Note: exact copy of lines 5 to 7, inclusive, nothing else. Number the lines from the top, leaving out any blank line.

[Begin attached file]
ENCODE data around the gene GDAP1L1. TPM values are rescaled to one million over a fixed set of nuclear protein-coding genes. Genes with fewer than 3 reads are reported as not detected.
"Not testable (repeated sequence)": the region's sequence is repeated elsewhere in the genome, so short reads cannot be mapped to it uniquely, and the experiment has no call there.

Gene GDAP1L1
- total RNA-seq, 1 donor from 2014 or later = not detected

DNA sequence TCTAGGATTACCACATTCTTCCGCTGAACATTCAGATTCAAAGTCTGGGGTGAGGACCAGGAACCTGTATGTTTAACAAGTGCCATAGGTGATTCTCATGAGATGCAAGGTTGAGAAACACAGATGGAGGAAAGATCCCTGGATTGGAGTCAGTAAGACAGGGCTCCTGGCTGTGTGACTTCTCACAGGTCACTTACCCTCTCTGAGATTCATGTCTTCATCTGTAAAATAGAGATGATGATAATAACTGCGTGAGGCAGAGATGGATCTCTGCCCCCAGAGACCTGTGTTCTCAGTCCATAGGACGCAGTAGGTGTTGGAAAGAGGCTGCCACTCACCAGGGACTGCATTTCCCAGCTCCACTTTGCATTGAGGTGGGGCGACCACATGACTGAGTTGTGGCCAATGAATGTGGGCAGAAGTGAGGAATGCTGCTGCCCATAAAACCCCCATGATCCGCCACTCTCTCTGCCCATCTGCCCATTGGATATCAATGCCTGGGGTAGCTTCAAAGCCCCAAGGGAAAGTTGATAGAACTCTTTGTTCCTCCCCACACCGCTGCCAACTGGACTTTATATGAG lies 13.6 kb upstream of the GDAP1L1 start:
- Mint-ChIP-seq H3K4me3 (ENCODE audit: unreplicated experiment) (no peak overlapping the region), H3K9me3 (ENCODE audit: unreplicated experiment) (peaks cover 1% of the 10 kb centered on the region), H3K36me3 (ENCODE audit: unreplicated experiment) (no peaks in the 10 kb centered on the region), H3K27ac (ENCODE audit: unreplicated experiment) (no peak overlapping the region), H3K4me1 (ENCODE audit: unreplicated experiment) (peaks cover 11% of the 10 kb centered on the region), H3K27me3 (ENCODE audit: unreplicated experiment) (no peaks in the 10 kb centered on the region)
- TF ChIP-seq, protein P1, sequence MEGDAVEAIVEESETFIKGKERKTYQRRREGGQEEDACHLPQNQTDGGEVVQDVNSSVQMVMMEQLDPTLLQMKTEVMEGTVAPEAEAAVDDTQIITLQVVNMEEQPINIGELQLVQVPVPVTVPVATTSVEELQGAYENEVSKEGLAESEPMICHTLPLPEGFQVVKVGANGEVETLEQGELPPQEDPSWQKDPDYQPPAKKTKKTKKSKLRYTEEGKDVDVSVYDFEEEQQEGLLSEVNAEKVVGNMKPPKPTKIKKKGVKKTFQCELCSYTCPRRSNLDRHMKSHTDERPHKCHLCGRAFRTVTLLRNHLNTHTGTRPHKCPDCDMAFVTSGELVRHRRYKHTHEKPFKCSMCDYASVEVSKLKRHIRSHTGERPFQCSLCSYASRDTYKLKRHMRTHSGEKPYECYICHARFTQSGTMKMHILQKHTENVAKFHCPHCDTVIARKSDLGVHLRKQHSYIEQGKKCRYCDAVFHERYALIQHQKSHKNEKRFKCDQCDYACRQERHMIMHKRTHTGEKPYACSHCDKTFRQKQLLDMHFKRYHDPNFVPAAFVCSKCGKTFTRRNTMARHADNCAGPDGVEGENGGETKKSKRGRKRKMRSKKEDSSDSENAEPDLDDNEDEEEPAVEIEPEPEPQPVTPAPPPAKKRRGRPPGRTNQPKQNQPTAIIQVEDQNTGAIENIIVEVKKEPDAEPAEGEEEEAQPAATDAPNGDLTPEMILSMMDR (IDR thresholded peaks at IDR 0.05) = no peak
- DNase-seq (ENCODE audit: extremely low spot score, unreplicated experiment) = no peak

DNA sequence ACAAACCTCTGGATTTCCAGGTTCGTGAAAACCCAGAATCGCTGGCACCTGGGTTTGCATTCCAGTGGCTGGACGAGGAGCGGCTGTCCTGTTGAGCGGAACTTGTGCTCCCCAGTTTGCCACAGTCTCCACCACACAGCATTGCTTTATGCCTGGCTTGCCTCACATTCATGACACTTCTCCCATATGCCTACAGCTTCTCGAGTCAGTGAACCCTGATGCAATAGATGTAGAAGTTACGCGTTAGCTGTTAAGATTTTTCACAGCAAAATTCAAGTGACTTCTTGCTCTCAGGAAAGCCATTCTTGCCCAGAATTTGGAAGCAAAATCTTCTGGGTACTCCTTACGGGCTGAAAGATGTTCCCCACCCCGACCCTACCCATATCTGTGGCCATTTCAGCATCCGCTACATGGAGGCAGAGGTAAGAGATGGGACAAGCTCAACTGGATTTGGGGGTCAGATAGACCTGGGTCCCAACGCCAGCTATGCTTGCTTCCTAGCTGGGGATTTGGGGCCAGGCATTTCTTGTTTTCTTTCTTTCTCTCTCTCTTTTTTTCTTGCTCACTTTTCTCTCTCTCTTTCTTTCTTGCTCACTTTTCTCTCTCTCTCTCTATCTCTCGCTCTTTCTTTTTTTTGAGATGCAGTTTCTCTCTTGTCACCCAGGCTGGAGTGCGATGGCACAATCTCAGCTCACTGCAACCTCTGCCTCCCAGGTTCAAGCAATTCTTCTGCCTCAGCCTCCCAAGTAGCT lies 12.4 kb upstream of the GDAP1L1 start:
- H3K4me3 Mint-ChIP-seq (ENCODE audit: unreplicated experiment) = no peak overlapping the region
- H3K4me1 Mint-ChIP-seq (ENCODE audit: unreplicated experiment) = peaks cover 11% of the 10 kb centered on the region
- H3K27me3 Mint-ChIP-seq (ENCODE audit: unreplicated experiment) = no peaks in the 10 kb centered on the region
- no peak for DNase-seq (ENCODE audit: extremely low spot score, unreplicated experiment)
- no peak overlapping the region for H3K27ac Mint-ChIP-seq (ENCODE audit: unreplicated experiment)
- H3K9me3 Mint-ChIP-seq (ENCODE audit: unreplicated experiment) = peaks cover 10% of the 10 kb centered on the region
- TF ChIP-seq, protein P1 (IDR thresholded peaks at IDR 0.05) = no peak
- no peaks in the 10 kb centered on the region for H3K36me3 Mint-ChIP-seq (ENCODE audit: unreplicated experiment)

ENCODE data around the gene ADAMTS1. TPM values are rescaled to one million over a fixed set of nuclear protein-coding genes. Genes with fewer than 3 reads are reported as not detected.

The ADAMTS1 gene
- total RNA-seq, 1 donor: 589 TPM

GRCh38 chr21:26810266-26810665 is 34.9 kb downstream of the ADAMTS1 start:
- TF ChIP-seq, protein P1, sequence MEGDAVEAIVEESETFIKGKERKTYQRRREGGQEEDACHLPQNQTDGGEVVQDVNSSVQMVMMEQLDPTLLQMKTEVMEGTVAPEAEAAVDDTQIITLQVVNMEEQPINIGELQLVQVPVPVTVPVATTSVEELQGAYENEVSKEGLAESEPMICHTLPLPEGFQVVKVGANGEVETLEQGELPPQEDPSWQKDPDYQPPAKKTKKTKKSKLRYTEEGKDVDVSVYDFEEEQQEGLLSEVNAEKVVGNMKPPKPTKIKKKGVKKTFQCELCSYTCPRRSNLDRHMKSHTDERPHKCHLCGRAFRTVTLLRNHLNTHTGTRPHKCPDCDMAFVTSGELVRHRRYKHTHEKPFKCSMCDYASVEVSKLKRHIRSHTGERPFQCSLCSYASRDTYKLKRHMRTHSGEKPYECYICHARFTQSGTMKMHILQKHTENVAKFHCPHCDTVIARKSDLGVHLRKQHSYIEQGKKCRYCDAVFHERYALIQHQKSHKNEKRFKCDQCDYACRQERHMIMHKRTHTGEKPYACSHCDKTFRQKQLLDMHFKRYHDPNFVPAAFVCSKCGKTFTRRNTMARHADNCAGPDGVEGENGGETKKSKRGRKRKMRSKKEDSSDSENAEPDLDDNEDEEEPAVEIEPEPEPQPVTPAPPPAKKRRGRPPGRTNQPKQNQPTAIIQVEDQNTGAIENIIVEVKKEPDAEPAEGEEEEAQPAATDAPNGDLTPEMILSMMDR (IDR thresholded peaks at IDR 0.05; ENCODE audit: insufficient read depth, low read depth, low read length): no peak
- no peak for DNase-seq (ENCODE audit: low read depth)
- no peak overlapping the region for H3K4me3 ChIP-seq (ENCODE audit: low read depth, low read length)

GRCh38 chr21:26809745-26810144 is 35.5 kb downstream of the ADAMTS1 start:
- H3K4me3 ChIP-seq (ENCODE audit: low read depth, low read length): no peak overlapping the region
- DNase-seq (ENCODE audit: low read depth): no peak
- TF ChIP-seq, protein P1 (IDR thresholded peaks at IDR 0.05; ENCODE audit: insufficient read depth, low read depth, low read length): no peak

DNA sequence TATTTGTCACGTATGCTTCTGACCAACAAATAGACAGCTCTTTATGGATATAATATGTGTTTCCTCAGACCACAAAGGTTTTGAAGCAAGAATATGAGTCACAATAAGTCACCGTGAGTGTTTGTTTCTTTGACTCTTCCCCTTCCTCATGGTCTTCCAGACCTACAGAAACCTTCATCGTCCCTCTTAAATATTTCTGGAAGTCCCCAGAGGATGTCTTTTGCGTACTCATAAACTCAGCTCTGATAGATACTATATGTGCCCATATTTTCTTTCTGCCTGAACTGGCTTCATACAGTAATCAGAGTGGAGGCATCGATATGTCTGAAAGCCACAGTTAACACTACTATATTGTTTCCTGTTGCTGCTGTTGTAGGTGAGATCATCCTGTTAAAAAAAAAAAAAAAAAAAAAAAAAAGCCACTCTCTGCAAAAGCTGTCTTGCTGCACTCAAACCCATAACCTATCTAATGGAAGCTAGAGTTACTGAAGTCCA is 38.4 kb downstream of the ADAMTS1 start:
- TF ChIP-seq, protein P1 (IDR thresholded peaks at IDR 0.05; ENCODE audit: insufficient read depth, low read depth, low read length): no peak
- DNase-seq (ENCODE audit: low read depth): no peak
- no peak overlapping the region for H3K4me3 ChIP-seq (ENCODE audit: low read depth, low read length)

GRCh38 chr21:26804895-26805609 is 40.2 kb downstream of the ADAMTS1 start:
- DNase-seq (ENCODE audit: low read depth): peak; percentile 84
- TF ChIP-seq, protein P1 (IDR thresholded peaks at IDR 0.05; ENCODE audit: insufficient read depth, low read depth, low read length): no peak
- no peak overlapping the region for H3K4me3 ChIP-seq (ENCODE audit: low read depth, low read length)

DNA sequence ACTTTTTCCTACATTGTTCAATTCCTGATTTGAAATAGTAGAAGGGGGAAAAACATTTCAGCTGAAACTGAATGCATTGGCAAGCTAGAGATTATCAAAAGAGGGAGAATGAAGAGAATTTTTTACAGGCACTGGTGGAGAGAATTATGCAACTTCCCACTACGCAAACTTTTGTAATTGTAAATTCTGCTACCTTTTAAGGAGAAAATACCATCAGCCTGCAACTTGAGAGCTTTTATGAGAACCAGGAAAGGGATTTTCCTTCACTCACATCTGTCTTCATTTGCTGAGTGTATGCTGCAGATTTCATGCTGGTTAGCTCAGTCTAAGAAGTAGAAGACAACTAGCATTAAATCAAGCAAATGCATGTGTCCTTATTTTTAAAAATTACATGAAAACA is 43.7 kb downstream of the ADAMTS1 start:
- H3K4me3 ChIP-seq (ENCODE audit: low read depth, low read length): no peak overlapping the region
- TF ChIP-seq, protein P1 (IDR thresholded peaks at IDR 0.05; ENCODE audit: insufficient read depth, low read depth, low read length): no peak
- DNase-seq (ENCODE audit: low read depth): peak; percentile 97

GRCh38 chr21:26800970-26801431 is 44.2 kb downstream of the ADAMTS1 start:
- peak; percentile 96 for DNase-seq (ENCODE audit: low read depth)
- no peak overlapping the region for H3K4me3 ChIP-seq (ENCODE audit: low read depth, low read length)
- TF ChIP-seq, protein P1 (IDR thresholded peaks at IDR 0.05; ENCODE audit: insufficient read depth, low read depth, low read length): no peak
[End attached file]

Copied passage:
DNA sequence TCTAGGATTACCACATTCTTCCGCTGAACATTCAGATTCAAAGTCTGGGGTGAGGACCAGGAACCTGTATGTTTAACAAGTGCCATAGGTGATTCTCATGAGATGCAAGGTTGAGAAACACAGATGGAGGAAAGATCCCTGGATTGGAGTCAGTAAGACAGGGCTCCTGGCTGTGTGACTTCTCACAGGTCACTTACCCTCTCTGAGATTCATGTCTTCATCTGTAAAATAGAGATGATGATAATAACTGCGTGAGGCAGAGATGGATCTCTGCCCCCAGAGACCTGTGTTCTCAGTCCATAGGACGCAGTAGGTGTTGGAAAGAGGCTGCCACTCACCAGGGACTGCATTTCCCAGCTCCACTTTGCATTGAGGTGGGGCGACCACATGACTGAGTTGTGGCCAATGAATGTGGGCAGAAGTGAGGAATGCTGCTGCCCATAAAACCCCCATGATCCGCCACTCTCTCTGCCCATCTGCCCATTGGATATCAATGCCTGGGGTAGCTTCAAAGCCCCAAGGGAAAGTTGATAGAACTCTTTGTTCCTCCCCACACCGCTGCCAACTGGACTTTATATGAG lies 13.6 kb upstream of the GDAP1L1 start:
- Mint-ChIP-seq H3K4me3 (ENCODE audit: unreplicated experiment) (no peak overlapping the region), H3K9me3 (ENCODE audit: unreplicated experiment) (peaks cover 1% of the 10 kb centered on the region), H3K36me3 (ENCODE audit: unreplicated experiment) (no peaks in the 10 kb centered on the region), H3K27ac (ENCODE audit: unreplicated experiment) (no peak overlapping the region), H3K4me1 (ENCODE audit: unreplicated experiment) (peaks cover 11% of the 10 kb centered on the region), H3K27me3 (ENCODE audit: unreplicated experiment) (no peaks in the 10 kb centered on the region)
- TF ChIP-seq, protein P1, sequence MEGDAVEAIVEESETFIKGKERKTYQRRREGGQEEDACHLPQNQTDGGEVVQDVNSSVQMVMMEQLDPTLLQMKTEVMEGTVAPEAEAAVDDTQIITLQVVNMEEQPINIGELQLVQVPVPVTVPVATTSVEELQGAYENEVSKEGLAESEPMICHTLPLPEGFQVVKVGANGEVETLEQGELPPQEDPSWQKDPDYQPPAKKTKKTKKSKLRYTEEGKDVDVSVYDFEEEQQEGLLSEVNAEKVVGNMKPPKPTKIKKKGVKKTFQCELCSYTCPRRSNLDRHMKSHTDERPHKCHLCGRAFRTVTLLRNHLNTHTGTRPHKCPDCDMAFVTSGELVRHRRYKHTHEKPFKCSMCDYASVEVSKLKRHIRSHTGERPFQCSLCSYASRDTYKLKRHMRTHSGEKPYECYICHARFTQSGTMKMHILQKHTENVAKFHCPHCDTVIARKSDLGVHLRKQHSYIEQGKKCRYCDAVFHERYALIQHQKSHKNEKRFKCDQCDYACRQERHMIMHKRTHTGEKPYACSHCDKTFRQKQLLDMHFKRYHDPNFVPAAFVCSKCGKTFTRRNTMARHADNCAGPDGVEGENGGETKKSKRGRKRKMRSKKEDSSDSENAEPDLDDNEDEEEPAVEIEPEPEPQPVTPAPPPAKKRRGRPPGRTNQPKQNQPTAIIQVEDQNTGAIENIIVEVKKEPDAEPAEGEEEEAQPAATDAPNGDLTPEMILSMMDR (IDR thresholded peaks at IDR 0.05) = no peak